Oops – I’m supposed to be researching the widow of Zarephath (Phoenician) – I didn’t mean to get waylaid!

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Most popular

It’s interesting to look at which stories are the most popular:

Of course some stories have been available longer than others, which will skew the statistics.

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Psalm 23 book

Look what a customer sent me!!!

They used my Psalm 23 PowerPoint in their service, and then printed this book out for the kids to take home after the service. Looks really professional.

It’s fun seeing the text in Dutch. I’m glad I decided to use editable text on all the PowerPoints.

Look at the wee sheep on the back 🙂

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Boy angel costumes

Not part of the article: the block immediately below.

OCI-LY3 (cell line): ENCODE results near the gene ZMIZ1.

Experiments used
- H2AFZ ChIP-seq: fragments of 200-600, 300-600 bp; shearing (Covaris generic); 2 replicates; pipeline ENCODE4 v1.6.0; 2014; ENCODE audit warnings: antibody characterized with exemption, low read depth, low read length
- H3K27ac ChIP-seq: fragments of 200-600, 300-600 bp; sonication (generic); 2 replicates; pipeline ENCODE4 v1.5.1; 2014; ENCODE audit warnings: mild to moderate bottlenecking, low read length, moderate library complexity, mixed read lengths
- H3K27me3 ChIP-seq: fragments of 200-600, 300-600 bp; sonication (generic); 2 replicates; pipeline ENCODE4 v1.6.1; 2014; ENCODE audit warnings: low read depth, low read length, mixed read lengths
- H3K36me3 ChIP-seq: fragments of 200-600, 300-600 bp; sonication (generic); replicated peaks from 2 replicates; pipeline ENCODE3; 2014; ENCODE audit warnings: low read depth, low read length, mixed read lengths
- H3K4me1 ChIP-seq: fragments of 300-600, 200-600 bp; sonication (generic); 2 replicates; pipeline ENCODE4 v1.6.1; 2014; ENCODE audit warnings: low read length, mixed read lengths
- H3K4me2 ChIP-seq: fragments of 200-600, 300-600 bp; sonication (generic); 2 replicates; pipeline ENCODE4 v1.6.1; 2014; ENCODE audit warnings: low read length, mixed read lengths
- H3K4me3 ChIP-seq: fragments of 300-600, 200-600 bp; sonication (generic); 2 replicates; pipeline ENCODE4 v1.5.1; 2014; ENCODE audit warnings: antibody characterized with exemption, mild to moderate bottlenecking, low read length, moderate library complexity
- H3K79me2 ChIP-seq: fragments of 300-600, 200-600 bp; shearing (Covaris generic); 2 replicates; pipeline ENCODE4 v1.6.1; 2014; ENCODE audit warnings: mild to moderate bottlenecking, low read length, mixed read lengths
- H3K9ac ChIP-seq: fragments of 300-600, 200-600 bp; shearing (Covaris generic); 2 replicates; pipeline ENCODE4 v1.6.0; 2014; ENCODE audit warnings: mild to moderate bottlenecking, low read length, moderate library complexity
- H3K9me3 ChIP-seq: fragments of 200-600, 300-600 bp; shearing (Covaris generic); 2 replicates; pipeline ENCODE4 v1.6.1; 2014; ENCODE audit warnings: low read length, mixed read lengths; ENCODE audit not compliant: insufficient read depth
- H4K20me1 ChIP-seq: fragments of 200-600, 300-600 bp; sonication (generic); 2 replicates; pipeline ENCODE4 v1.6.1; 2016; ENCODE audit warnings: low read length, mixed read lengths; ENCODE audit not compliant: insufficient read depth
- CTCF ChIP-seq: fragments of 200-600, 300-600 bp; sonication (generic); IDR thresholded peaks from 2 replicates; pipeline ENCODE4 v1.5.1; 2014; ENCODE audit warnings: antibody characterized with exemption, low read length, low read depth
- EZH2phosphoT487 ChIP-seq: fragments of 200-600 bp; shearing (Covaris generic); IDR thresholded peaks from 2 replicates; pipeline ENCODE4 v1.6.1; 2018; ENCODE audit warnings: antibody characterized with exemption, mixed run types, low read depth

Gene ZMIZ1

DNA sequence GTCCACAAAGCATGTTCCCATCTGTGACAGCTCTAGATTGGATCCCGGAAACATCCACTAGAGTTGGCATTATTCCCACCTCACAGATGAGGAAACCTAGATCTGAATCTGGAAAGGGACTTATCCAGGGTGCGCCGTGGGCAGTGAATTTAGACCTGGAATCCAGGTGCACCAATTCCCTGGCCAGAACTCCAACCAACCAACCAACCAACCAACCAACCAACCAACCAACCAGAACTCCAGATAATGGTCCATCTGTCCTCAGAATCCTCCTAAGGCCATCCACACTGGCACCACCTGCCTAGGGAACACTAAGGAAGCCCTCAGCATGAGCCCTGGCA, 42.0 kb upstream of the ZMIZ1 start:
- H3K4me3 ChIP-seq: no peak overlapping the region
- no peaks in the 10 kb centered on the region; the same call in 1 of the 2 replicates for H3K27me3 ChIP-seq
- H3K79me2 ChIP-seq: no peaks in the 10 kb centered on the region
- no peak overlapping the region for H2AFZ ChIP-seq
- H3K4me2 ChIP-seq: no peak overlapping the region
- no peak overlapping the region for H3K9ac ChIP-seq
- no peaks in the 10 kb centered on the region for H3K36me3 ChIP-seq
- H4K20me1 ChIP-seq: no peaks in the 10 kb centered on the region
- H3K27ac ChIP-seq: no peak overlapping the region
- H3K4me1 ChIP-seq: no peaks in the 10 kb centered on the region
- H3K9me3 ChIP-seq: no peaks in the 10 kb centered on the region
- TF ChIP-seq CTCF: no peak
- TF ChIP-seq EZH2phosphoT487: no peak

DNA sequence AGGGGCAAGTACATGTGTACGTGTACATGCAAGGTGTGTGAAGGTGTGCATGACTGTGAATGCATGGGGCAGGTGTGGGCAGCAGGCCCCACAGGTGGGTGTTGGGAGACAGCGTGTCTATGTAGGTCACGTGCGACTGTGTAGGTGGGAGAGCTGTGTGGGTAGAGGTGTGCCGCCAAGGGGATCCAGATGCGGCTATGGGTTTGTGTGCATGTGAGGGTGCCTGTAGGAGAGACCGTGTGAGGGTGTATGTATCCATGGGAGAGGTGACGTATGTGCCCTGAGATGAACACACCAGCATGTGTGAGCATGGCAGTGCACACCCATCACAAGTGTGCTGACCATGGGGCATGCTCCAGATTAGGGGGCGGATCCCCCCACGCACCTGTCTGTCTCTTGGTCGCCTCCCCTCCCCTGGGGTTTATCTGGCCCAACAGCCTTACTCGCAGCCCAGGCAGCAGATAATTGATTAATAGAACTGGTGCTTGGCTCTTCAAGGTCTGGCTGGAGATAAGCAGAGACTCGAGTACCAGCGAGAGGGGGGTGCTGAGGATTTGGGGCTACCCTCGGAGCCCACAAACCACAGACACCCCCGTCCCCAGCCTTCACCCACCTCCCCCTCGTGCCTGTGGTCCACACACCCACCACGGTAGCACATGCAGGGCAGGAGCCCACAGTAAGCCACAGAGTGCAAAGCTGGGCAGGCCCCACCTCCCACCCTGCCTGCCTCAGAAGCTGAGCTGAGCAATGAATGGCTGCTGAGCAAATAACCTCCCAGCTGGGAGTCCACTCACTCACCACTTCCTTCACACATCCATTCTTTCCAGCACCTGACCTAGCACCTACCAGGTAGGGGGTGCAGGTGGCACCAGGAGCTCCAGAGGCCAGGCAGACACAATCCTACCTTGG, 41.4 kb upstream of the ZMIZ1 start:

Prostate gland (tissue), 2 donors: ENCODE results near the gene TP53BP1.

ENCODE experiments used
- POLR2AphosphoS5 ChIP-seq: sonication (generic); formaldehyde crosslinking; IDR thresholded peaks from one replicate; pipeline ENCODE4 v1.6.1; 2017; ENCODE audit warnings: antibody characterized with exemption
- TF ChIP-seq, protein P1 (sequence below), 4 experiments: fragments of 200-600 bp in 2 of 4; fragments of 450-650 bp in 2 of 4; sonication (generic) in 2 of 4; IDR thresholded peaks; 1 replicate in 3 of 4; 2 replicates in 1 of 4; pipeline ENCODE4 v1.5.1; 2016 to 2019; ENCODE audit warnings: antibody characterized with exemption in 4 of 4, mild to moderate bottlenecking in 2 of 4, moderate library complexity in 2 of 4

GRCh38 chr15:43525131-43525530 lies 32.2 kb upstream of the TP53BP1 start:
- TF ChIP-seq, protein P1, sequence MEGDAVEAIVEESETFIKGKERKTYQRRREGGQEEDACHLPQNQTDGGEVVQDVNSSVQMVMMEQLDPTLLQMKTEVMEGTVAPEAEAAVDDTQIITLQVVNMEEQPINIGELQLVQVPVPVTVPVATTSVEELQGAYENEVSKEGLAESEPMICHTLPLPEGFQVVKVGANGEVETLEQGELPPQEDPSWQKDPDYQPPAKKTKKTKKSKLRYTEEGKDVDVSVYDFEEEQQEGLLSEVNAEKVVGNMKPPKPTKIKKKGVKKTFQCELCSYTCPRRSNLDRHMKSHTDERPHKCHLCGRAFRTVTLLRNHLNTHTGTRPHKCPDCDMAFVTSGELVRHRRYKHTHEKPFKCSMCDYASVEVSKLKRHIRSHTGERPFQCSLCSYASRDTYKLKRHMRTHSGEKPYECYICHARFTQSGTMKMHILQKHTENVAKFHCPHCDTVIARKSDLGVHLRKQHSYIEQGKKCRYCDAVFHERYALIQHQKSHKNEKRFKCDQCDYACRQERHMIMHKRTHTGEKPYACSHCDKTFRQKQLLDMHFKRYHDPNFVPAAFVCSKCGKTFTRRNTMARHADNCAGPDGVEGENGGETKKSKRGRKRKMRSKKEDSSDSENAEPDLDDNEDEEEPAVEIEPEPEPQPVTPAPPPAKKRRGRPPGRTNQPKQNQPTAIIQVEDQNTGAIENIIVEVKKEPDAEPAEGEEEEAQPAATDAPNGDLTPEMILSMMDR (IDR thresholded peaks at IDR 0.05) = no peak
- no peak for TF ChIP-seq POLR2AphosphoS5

I wrote an article on my personal blog about nativity play angels. If you’re interested, click on the image below.

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Jairus’s daughter’s outfit

I recently added a PowerPoint presentation about Jairus’s daughter.

It was a wee bit tricky designing her outfit. You want the colours and design of the scene to in some way reflect the mood of the illustration, or, at least, not clash wildly with it. This will, of course, include the clothes worn by the characters

Fine – except if the same outfit has to be used in two consecutive pictures, one showing her dead (which would be best complemented with dull-ish colours, and a cool palette) and one showing her alive (as vibrant as possible)!

Here was my solution:

The purple top works fine with the sad picture. However,  when you combine it with the orange skirt, it’s certainly bright – not to say garish! (But I think a 12-year-old can get away with it.)

I also gave her straightish hair because it could either lie limply or swirl about a bit.